There's something called the Law of Peak Expressway Congestion that suggests road improvements divert traffic from other roads, until travel times are the same on the improved road as they are on the unimproved roads. (Indifference at the margin, anyone?) An elaboration of the law suggests that additional capacity shortens the duration of the peak subject to the same indifference condition, which makes sense as long as the total volume of trips stays the same, but a shorter crush hour serves as an inducement for more people to relocate.In Milwaukee, Patrick McIlheran discovers the effect, in reverse.
People flock to freeways in preference to even wide surface arterials because on most, you have to stop at least every half-mile. More than a couple miles of that, and you'll take your chances on expressway roulette.His column focuses on spending some money (the porkulus?) to widen the arterial streets, and grade-separate some of the busier crossings (which might be more effective than dedicated left-turn lanes with arrows, an approach that makes synchronizing the green lights harder, but probably less effective than rotaries, which obviate traffic lights).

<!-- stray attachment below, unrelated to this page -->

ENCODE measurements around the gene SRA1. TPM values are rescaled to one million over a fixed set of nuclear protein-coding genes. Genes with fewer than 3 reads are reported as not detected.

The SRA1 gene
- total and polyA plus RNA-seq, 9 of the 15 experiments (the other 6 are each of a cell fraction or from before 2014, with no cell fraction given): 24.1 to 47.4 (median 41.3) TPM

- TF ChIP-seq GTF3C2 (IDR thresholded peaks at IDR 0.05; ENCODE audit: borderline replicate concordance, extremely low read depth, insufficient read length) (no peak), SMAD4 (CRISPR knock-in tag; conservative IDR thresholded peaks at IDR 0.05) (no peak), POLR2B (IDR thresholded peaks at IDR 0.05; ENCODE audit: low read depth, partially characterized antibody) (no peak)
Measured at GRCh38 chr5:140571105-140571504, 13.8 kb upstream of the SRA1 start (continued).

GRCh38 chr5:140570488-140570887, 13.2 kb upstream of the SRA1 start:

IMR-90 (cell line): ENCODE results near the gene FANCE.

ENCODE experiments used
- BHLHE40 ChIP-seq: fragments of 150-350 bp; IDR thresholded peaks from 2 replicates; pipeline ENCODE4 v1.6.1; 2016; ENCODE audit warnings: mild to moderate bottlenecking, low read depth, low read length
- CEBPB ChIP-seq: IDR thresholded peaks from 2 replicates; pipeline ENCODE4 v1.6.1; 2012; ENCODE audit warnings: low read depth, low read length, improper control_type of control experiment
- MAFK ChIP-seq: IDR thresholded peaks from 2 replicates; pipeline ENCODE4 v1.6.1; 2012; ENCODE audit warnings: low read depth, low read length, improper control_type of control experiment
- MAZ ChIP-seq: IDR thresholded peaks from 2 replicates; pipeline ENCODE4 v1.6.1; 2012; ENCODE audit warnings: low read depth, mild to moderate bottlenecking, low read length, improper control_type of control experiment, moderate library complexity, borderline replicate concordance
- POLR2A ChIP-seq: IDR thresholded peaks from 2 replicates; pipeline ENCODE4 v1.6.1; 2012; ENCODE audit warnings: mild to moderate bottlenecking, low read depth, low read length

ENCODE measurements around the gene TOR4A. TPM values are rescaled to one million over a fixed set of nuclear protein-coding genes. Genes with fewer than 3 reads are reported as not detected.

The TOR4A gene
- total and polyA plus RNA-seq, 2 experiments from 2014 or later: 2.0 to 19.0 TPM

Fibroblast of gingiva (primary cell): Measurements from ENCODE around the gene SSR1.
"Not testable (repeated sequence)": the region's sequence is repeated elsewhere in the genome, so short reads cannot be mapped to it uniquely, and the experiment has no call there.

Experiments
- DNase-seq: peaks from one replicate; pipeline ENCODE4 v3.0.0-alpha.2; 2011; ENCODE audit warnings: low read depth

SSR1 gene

He's also got some advice for transit's advocates.
The farther you can commute in a tolerable time, the more job options you have. Economists find that faster commutes equate to considerable increases in productivity. So when planners accept rising congestion - even welcoming it as a way to drum up business for transit - they're cutting into a city's wealth.That's worth considering. Faster transit can also produce productivity gains, although its advantage is on limited-stop service where higher speeds are possible. It's higher gasoline prices and higher parking charges that will induce more transit ridership.